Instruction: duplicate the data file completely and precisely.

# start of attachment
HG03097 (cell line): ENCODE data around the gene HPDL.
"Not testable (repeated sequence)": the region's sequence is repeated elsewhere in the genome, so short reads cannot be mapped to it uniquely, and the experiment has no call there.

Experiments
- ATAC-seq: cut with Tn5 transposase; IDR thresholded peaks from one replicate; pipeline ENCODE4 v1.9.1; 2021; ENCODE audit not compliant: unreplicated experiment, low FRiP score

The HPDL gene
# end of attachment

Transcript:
HG03097 (cell line): ENCODE data around the gene HPDL.
"Not testable (repeated sequence)": the region's sequence is repeated elsewhere in the genome, so short reads cannot be mapped to it uniquely, and the experiment has no call there.

Experiments
- ATAC-seq: cut with Tn5 transposase; IDR thresholded peaks from one replicate; pipeline ENCODE4 v1.9.1; 2021; ENCODE audit not compliant: unreplicated experiment, low FRiP score

The HPDL gene